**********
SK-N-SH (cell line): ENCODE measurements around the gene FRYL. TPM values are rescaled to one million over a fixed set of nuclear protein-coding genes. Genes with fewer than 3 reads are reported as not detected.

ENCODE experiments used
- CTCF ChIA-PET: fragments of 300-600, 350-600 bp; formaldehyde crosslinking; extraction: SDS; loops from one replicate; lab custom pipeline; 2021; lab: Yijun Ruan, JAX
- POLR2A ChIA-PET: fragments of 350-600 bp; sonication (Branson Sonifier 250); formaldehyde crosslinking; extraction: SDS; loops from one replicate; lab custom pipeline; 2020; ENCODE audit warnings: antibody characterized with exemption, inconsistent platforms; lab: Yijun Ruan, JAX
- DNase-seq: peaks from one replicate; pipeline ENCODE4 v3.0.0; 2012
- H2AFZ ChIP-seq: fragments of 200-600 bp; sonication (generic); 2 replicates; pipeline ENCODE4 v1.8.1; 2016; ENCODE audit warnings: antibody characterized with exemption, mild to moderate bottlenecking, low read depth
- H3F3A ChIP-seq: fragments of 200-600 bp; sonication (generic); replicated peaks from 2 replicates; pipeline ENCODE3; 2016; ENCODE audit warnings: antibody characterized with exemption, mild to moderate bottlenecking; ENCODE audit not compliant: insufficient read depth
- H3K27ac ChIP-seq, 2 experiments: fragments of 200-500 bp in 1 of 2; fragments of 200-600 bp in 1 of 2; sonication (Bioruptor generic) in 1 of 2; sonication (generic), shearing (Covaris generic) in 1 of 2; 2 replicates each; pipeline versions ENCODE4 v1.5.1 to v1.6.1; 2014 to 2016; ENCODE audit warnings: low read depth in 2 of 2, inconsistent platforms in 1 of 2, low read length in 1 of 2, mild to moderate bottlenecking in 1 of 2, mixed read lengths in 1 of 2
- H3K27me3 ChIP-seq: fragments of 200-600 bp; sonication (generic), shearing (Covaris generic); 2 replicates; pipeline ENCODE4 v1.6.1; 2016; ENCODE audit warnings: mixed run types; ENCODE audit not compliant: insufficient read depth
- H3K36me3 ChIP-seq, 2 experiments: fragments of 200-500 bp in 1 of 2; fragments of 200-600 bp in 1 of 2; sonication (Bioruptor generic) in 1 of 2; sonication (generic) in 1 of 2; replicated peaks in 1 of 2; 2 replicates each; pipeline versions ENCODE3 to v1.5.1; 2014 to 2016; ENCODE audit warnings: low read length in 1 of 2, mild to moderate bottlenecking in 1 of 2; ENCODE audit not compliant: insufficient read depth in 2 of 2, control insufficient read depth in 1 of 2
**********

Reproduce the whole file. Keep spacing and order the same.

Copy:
SK-N-SH (cell line): ENCODE measurements around the gene FRYL. TPM values are rescaled to one million over a fixed set of nuclear protein-coding genes. Genes with fewer than 3 reads are reported as not detected.

ENCODE experiments used
- CTCF ChIA-PET: fragments of 300-600, 350-600 bp; formaldehyde crosslinking; extraction: SDS; loops from one replicate; lab custom pipeline; 2021; lab: Yijun Ruan, JAX
- POLR2A ChIA-PET: fragments of 350-600 bp; sonication (Branson Sonifier 250); formaldehyde crosslinking; extraction: SDS; loops from one replicate; lab custom pipeline; 2020; ENCODE audit warnings: antibody characterized with exemption, inconsistent platforms; lab: Yijun Ruan, JAX
- DNase-seq: peaks from one replicate; pipeline ENCODE4 v3.0.0; 2012
- H2AFZ ChIP-seq: fragments of 200-600 bp; sonication (generic); 2 replicates; pipeline ENCODE4 v1.8.1; 2016; ENCODE audit warnings: antibody characterized with exemption, mild to moderate bottlenecking, low read depth
- H3F3A ChIP-seq: fragments of 200-600 bp; sonication (generic); replicated peaks from 2 replicates; pipeline ENCODE3; 2016; ENCODE audit warnings: antibody characterized with exemption, mild to moderate bottlenecking; ENCODE audit not compliant: insufficient read depth
- H3K27ac ChIP-seq, 2 experiments: fragments of 200-500 bp in 1 of 2; fragments of 200-600 bp in 1 of 2; sonication (Bioruptor generic) in 1 of 2; sonication (generic), shearing (Covaris generic) in 1 of 2; 2 replicates each; pipeline versions ENCODE4 v1.5.1 to v1.6.1; 2014 to 2016; ENCODE audit warnings: low read depth in 2 of 2, inconsistent platforms in 1 of 2, low read length in 1 of 2, mild to moderate bottlenecking in 1 of 2, mixed read lengths in 1 of 2
- H3K27me3 ChIP-seq: fragments of 200-600 bp; sonication (generic), shearing (Covaris generic); 2 replicates; pipeline ENCODE4 v1.6.1; 2016; ENCODE audit warnings: mixed run types; ENCODE audit not compliant: insufficient read depth
- H3K36me3 ChIP-seq, 2 experiments: fragments of 200-500 bp in 1 of 2; fragments of 200-600 bp in 1 of 2; sonication (Bioruptor generic) in 1 of 2; sonication (generic) in 1 of 2; replicated peaks in 1 of 2; 2 replicates each; pipeline versions ENCODE3 to v1.5.1; 2014 to 2016; ENCODE audit warnings: low read length in 1 of 2, mild to moderate bottlenecking in 1 of 2; ENCODE audit not compliant: insufficient read depth in 2 of 2, control insufficient read depth in 1 of 2